Unless it has changed in the past five months. On New year's eve when asked for a jin and tonic we were told at a Taj group Hotel at Cochin, Kerala that new year's eve was alcohol free day and they could't serve jin at the bar. But the waiter added that he would be happy to bring it to our room. When he brought it the bill was for just tonic! He said that they will bill for the jin next morning.

Ammini Ramachandran


Link to post
Share on other sites
i've alslo heard of these drinks called "marundhu soda"

(medicinal soda) for similar reasons.

Some things are universal, apparently.

My grandfather in Newfoundland was a deeply opinionated man. One of his quirks was that he had nothing but scorn for those who drank alcohol. His house, though, was never without a bottle of brandy for medicinal purposes; specifically for those occasions when he had a "bad head" (headache).

For 50 years or so, he had a "bad head" quite reliably every Friday evening. :laugh:

“Who loves a garden, loves a greenhouse too.” - William Cowper, The Task, Book Three


"Not knowing the scope of your own ignorance is part of the human condition...The first rule of the Dunning-Kruger club is you don’t know you’re a member of the Dunning-Kruger club.” - psychologist David Dunning


Link to post
Share on other sites
Another old example from Madras, with alcohol not meat, is an 'Iyengar soda'. Which was simply a whisky and soda served in a silver tumbler so that the Iyengar (very strict Brahmin) men could pretend they weren't drinking alcohol.

And what my mother said when i described this thread to her is

all the old Brahmin guys doddering into the Century club Bar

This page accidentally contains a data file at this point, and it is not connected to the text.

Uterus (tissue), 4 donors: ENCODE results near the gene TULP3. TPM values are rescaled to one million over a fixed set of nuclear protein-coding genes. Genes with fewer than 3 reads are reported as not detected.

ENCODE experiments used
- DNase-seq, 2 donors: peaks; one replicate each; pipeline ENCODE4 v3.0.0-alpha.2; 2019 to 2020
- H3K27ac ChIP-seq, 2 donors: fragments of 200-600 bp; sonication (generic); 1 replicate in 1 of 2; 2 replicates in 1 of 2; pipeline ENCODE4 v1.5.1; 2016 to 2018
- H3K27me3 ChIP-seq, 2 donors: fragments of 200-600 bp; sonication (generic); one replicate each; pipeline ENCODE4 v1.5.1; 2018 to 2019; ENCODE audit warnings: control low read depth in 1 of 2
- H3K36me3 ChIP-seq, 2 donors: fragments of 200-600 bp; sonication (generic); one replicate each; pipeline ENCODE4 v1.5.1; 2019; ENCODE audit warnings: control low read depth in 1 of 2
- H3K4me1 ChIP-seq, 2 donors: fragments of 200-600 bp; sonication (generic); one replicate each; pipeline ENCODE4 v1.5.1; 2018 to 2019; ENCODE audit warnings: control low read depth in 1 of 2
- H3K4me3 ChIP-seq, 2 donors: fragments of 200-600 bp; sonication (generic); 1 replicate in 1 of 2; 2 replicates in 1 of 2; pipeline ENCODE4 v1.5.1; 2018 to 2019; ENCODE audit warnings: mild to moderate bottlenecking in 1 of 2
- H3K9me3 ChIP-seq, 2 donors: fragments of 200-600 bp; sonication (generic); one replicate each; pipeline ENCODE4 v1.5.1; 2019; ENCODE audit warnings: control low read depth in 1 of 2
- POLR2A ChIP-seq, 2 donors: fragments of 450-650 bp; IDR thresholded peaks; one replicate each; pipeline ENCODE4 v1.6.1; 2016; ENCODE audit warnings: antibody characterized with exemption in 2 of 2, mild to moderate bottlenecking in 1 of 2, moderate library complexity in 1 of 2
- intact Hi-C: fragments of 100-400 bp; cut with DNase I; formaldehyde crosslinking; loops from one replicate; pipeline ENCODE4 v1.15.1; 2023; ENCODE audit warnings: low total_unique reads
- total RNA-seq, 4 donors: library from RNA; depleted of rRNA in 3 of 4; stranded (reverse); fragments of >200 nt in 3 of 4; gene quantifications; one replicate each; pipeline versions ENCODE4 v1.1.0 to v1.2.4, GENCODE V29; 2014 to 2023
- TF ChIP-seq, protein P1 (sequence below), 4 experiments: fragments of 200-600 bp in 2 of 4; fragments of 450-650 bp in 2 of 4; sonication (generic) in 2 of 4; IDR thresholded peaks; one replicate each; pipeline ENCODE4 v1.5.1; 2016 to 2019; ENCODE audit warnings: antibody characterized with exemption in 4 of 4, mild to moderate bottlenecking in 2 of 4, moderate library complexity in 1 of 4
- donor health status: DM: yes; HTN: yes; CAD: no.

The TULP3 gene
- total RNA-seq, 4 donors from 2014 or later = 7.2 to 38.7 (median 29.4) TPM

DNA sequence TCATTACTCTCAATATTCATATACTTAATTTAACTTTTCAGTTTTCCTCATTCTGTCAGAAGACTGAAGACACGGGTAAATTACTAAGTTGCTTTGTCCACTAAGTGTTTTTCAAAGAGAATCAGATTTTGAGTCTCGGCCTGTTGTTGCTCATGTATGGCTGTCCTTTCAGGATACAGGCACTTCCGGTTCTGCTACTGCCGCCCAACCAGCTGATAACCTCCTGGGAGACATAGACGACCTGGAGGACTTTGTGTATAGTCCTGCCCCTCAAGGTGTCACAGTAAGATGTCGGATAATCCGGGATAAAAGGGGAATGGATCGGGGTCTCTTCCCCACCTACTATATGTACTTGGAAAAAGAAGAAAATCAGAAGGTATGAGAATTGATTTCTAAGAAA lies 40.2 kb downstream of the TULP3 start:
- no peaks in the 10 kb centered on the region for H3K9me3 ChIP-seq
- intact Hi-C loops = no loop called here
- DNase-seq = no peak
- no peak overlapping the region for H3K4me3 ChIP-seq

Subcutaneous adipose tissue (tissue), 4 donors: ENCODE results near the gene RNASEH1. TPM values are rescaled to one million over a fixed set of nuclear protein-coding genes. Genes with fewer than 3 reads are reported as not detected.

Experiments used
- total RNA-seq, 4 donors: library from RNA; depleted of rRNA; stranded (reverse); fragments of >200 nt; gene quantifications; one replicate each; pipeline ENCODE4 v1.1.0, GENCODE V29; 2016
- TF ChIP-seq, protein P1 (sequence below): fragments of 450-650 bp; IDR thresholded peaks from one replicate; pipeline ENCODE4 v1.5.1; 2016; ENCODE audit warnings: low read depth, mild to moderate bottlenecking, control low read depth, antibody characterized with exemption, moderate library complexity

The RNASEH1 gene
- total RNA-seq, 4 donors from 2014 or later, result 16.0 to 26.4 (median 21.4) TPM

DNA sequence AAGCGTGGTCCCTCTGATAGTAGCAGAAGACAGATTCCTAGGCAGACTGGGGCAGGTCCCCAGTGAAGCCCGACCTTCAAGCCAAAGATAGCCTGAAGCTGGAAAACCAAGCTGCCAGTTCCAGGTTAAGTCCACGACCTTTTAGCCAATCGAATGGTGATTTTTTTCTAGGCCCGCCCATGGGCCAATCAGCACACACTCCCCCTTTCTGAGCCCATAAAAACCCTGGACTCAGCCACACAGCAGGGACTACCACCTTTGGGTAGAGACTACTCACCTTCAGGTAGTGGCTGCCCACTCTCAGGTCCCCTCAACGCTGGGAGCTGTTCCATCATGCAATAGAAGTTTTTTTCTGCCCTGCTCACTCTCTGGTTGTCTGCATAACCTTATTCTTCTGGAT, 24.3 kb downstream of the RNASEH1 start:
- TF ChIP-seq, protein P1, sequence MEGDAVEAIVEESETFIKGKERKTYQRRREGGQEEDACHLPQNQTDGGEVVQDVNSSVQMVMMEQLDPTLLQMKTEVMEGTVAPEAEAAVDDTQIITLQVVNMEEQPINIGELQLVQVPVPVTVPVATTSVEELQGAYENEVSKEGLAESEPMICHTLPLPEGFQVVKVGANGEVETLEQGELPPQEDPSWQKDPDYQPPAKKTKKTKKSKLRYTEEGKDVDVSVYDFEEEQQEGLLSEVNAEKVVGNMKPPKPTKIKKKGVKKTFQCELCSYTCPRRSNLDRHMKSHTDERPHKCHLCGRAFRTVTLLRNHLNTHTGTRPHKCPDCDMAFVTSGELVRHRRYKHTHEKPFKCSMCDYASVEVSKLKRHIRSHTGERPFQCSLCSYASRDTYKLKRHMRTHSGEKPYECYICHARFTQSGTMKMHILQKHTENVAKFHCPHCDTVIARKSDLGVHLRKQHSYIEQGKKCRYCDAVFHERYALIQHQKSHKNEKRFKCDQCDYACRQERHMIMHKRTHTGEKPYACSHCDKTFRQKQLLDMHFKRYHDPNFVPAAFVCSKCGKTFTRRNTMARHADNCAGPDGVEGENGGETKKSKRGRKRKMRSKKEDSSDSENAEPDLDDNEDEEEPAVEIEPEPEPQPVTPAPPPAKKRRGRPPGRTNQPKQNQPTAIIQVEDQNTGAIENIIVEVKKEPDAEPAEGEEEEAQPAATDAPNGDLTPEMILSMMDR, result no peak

and drinking their "marundhu sodas" out of silver tumblers

(silver ritually purifies anything it touches); drinking it

the SI Brahmin style "from up" (i.e. throw your head back

and glug the liquid without the cup touching your lips)

called "oopar se" in Hindi or "thooki kudikiradhu" in Tamil'

not only that, but they would cover their mouths with their

angavastrams (the upper cloth in the dhoti set)and drink

through that.



Link to post
Share on other sites

I was visiting friends in Haridwar a holy city in the North so pure that no meat is allowed in the city bounds. At dinner I quizzed my host about the fish on the table to which he replied that it was ' ganga fal' ( friut of the ganges.

Also in delhi during the days when alcohol could not be served in restaurants, we would go to chinese restaurants and ask for 'cold tea'. They would pour beer into a teapot and we would sip it in those little cups for jasmine tea and the bill would have some very expensive cold tea on it.

Bombay Curry Company

3110 Mount Vernon Avenue, Alexandria, VA 22305. 703. 836-6363

Delhi Club

Arlington, Virginia

Link to post
Share on other sites
  • 2 weeks later...
I've just picked up an excellent looking book on traditional Udipi recipes - 'Udipi Cuisine' by U.B.Rajalakshmi

thanks for the reminder!i've retrieved my copy and came across this-

milk is forbidden during ksheera vrata,but by adding a drop of buttermilk to the milk,it is considered as buttermilk which can be consumed.this is called anukoola shastra(practice of convenience)which does not interfere with the vow.


Link to post
Share on other sites
My Bombay Gujarati/Jain friends have a code when referring to Non vegetarian expeditions in front of their Families.